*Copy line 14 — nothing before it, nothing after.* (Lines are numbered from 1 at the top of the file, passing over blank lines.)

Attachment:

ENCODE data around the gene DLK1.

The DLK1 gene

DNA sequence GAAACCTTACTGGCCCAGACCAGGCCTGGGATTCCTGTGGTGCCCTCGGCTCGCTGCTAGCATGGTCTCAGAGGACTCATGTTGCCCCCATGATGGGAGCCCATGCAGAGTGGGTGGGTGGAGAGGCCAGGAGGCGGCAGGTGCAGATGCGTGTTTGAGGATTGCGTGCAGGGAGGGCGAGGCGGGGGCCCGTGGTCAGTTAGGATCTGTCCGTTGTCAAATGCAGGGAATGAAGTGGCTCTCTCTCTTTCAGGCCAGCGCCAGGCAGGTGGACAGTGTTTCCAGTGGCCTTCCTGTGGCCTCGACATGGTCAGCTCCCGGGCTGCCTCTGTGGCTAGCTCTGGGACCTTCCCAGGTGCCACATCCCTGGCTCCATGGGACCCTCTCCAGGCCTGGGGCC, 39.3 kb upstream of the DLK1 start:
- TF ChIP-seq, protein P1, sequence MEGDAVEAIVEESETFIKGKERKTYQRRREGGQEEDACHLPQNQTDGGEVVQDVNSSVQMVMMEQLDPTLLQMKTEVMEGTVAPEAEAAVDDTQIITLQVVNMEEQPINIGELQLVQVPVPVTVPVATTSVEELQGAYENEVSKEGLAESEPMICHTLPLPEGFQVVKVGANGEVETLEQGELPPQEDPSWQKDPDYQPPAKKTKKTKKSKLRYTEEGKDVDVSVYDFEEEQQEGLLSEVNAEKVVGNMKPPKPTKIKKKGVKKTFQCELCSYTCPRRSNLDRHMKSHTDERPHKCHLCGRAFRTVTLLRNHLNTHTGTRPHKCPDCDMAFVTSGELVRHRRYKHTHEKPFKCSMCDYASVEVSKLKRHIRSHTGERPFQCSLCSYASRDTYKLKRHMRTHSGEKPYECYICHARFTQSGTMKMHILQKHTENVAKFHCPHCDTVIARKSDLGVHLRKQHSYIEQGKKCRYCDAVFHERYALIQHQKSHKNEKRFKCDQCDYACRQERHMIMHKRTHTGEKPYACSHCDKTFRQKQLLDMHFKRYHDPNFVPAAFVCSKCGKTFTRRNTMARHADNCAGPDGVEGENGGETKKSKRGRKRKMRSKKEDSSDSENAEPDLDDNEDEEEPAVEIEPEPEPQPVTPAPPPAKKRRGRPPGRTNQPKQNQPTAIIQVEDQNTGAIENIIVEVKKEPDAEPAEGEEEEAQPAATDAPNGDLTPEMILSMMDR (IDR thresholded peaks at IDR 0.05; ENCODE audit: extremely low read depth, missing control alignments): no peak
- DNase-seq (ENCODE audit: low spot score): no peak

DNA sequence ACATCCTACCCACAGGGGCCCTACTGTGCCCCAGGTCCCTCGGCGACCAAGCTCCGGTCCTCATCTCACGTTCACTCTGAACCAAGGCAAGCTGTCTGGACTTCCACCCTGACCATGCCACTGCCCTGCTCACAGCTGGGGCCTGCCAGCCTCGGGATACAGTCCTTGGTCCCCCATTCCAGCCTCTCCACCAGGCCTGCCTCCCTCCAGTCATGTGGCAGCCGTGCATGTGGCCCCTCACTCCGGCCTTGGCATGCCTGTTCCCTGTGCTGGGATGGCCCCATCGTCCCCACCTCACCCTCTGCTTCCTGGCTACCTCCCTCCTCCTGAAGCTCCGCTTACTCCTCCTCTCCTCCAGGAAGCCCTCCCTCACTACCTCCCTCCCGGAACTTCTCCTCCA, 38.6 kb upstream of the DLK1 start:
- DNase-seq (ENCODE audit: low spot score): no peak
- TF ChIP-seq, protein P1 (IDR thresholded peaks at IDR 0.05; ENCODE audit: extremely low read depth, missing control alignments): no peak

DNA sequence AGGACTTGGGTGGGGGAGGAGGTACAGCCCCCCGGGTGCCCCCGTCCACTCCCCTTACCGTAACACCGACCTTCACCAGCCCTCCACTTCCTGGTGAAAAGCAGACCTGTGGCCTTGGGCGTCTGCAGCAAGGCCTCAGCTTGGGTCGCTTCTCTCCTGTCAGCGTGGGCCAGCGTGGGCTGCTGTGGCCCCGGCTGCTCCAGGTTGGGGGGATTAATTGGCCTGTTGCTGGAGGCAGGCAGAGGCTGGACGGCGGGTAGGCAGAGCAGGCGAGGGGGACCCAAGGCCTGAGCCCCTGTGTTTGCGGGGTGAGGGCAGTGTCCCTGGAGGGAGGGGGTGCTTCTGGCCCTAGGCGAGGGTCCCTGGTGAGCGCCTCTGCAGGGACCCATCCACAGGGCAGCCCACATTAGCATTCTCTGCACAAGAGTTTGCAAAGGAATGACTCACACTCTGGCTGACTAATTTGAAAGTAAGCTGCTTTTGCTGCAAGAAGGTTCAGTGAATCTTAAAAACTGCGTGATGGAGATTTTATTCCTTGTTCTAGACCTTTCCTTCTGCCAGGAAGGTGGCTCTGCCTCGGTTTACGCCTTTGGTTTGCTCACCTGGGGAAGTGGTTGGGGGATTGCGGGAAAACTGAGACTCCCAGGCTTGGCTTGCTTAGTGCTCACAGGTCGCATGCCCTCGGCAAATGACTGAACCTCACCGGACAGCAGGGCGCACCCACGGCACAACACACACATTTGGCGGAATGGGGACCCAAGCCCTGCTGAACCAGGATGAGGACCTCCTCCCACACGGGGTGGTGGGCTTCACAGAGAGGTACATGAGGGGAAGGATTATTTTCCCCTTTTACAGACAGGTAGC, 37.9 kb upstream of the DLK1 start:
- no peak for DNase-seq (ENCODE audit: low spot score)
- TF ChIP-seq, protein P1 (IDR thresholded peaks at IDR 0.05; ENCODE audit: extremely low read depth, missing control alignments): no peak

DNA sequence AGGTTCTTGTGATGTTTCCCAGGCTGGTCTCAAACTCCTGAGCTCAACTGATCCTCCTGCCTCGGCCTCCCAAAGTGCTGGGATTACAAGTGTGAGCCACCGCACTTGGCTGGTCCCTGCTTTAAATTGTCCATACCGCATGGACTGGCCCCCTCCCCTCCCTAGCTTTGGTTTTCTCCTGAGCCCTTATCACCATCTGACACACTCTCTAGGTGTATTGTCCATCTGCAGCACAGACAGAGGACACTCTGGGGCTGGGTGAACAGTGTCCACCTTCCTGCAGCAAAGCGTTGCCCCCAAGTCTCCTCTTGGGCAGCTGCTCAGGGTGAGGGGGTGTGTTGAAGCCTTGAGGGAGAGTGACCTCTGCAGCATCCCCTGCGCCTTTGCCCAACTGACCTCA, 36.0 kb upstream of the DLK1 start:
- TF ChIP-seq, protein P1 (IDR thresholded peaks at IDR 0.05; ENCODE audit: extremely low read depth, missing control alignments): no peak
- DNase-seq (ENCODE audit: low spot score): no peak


- DNase-seq (ENCODE audit: low spot score): no peak